Airlines, retailers, travel service providers, banks, marketplaces, and social media – all rely on their web applications to generate revenues or facilitate productivity. They typically develop and maintain their own web applications which are tailored for their business needs. To support the growing needs of their online presence, they are adopting agile development practices also known as DevOps and Continuous Deployment.
On occasion, the topic of DDoS defense has come up and invariably goes to, “Why can’t organizations rely on ISP and cloud scrubbing services to protect themselves from DDoS attacks?” The conversation also rolls over to, “Why can’t organizations rely on on-premises solutions to protect themselves from DDoS attacks?” The latter is usually asked by someone who is a novice in the field, but both are valid questions. The true answer lies with a combination defense or, to coin a common security phrase, “defense-in-depth.”
Cloud migration – one of the top trends this past year and predicted by many to be a top trend in 2015 – brings with it many benefits to the organization. You can enjoy cost savings, scalability, flexibility, and productivity benefits for your organization, your customers and your partners. Regardless of the industry they belong to, today’s enterprises are finding that the cost and speed advantages of cloud cannot be ignored.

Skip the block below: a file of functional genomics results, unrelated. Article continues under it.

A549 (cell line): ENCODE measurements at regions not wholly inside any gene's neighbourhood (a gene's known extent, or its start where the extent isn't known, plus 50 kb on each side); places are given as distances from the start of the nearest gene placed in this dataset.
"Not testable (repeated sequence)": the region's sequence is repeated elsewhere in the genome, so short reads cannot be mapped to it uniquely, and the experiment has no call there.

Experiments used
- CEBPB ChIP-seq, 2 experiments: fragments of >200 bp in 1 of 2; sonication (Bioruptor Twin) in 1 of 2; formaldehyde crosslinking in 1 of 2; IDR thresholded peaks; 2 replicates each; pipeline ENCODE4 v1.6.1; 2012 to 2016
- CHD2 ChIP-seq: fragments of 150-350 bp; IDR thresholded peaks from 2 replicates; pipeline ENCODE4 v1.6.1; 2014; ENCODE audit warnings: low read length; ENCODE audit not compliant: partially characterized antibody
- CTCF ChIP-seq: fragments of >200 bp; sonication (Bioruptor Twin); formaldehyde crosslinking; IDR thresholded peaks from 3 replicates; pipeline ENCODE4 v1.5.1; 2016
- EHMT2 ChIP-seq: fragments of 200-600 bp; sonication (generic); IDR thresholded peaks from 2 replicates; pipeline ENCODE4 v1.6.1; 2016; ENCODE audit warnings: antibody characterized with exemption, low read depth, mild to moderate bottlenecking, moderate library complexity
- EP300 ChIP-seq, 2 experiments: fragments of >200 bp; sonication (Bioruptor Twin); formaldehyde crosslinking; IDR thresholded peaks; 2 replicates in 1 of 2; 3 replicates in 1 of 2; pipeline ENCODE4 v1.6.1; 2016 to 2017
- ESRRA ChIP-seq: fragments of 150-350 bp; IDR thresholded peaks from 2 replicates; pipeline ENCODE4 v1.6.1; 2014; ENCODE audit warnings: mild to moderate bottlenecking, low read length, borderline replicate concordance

During the past week we noticed an abnormal increase of brute force attacks targeting WordPress applications.
The attacks use automated scripts that attempt to login to WordPress default admin page using common usernames and passwords.
At first glance, application delivery and security might seem unrelated because they appear to solve and address different challenges from different domains. But a closer look actually reveals that they are entwined. In this post I’ll break down the ways in which application delivery and security work hand-in-hand.
Knowledge Test Overview
Wow! The Attack Mitigation Black Belt Challenge is only two weeks old and already we have dueling leaders and intense competition.
People from all over the world are participating in Radware’s first Attack Mitigation Black Belt Challenge and only seven seconds separates the current leader, “dh”, from the fifth place position. It is apparent that some questions were stumbling blocks as we had two questions in the Yellow Belt round that only 10% of the participants could answer properly.
Well-kept secrets – The importance of blocking and masking measures for data leakage prevention
Nowadays organizations are more and more data driven. Thanks to advancements in technology, companies can track and analyze customers’ behavior, collecting a multitude of parameters, and store the information to better offer them a more personal experience. On the positive side, end-users get a customized service adapted to his or her preferences – the bank offers customer customized financial tracks; the HMO shows lab results comparisons based on medical history; the social media site delivers content based on location, keywords, and browsing patterns.
As we shut the door on 2011 and begin the planning efforts for 2012, I can’t help but be astonished on how effective the Group Anonymous attacks have been. Vast majorities of targeted organizations have been left licking their wounds and posthumously responding to numerous queries on what happened and why they weren’t protected.